Erdelyi Leaves USC With Her Name Etched In The Record Books|
Sept. 21, 2012
Distance-running great Zsofia Erdelyi graduated from USC in 2012, but not before establishing quite a legacy. Before she left USC, Erdleyi established four school records, setting the 5K cross country record and three standards in track and field in the 3000m steeplechase, 5,000m and 10,000m races. After completing her collegiate eligibility, Erdelyi represented USC and her native Hungary at the 2012 London Olympics in the marathon. The following is a Q&A with Erdelyi:
Q - You started your USC career running the 3000 meter steeplechase and you finished it by running the marathon in the Olympics. Talk about how that happened.
A -I started running the steeplechase when I was 16 years old. My first big meet was in 2006 at the World Junior Championships, and I think that's when coach Walsh and USC started paying more attention to me. I was an All American during my sophomore year at USC, but I wasn't fast enough to make the Olympic Team in 2008. We decided that I needed to move up to 5000 and 10,000 meters, and that is when my times started to get better. I was prepared to finish in the top 3 at the NCAA Championships during my senior year, but I got a cyst in my stomach and had to redshirt that season. We petitioned to get a medical redshirt year back, and the NCAA said yes. So, I stayed at USC for a 5th year, and that gave me a chance to also train in Los Angeles and try to make the Olympics.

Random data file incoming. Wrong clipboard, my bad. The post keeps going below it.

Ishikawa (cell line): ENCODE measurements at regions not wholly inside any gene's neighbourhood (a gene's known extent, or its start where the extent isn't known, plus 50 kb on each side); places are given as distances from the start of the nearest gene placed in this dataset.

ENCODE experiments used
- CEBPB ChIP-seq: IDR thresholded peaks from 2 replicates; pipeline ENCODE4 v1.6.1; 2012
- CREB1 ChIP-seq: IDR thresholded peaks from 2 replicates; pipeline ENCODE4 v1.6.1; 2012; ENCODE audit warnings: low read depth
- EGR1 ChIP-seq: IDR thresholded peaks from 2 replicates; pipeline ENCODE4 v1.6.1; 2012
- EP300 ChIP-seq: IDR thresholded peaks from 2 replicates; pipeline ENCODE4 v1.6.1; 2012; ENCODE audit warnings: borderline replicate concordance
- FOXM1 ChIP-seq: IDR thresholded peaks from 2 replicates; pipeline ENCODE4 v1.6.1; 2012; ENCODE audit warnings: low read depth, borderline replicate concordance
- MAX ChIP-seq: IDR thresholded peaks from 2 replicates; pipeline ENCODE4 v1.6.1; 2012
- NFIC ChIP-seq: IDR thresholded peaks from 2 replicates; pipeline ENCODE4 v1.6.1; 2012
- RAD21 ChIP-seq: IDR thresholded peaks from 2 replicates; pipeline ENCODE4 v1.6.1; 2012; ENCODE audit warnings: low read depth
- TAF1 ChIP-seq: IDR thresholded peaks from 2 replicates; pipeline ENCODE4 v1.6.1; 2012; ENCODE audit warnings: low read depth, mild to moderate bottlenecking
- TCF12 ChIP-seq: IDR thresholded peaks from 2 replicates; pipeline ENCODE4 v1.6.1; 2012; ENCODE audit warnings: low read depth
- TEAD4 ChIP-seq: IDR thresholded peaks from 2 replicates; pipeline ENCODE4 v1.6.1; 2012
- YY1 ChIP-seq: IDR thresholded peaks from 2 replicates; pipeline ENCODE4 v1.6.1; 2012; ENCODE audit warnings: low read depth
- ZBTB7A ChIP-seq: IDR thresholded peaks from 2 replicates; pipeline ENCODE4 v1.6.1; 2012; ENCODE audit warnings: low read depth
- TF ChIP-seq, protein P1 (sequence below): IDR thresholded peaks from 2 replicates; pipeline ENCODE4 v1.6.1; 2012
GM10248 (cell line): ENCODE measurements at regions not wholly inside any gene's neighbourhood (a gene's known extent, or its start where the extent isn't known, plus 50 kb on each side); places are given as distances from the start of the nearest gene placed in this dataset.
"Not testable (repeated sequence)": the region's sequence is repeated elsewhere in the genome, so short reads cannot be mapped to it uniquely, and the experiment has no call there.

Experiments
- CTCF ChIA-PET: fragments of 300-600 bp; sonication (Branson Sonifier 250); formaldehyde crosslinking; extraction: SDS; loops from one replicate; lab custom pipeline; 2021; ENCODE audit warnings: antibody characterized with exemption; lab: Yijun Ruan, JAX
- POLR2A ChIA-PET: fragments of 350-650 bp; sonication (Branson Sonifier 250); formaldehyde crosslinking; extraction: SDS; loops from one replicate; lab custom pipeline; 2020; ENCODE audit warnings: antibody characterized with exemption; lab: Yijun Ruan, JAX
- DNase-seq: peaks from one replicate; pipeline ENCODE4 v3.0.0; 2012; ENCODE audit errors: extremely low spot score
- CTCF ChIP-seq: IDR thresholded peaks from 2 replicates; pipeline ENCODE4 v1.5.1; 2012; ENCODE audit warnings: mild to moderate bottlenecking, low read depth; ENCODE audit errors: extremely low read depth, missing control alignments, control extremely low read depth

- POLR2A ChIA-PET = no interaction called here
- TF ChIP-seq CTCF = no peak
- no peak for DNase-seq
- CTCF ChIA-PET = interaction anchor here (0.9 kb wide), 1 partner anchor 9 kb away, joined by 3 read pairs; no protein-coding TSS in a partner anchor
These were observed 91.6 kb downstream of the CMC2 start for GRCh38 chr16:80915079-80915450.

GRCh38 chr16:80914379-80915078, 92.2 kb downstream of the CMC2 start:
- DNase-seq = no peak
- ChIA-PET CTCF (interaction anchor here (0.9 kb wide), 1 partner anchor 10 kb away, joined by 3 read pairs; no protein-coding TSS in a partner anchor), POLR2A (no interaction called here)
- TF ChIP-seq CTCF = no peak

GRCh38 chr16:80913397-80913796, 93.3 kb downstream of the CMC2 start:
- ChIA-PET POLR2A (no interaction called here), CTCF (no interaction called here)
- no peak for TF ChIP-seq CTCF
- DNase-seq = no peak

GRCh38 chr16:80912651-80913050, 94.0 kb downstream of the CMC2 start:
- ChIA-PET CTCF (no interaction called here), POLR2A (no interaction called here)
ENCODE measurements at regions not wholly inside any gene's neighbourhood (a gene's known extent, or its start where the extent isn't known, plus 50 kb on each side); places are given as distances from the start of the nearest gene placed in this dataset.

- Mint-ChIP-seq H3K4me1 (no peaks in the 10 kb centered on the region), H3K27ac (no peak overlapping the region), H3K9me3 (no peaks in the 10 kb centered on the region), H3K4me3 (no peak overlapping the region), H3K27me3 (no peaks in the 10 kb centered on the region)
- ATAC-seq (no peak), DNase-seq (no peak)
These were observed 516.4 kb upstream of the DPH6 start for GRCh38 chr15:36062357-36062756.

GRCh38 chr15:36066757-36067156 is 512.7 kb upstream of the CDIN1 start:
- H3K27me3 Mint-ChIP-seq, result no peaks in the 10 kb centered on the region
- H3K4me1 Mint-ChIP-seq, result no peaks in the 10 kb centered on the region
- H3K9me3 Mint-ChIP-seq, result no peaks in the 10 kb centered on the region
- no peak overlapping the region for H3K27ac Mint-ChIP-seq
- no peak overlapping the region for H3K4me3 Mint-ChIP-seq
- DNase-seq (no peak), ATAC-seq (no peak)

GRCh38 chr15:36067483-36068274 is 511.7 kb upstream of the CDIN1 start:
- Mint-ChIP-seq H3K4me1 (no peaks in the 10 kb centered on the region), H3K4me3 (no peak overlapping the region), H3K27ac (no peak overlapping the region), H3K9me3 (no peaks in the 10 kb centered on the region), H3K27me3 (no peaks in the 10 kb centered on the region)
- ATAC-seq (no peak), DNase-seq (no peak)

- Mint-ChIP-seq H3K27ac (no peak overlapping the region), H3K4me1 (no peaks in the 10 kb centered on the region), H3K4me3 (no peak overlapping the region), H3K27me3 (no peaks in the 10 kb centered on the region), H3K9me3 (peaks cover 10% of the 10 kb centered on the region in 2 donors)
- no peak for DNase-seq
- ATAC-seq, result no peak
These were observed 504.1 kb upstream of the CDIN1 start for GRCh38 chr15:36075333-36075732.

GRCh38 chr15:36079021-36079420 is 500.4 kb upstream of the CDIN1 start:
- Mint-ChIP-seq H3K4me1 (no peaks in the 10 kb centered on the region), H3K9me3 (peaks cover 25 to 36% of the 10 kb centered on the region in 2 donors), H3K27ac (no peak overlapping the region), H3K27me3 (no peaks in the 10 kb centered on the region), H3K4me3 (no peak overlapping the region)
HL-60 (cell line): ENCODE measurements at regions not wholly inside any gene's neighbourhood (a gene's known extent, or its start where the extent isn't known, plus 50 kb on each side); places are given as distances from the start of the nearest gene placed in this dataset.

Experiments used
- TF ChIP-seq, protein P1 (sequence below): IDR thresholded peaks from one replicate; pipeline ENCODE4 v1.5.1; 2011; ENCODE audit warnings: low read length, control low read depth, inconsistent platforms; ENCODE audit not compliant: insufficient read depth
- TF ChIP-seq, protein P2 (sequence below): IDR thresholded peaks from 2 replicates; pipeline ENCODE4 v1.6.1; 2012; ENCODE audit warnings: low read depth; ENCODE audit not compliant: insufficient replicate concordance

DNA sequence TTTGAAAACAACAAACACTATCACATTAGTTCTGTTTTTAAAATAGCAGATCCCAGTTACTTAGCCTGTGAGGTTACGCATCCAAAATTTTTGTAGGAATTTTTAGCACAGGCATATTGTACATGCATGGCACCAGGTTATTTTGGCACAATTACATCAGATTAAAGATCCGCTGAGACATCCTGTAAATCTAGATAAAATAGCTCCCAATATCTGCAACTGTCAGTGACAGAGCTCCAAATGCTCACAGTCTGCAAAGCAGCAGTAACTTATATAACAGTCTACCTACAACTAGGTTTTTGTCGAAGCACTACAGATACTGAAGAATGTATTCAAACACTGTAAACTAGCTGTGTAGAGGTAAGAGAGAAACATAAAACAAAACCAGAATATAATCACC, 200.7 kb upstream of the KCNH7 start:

Q - When did you and your coach decide to try to qualify for the Hungarian Olympic team in the marathon? And how was the preparation for the marathon race?
A - Coach Walsh and I thought that my best chance to make the Olympic Team was in the marathon. We started doing marathon training in the fall of 2011. I ran a half marathon in October and I did really well. That helped me to make the Olympic "A" standard, and run 2:36:56 at the Houston Marathon in January.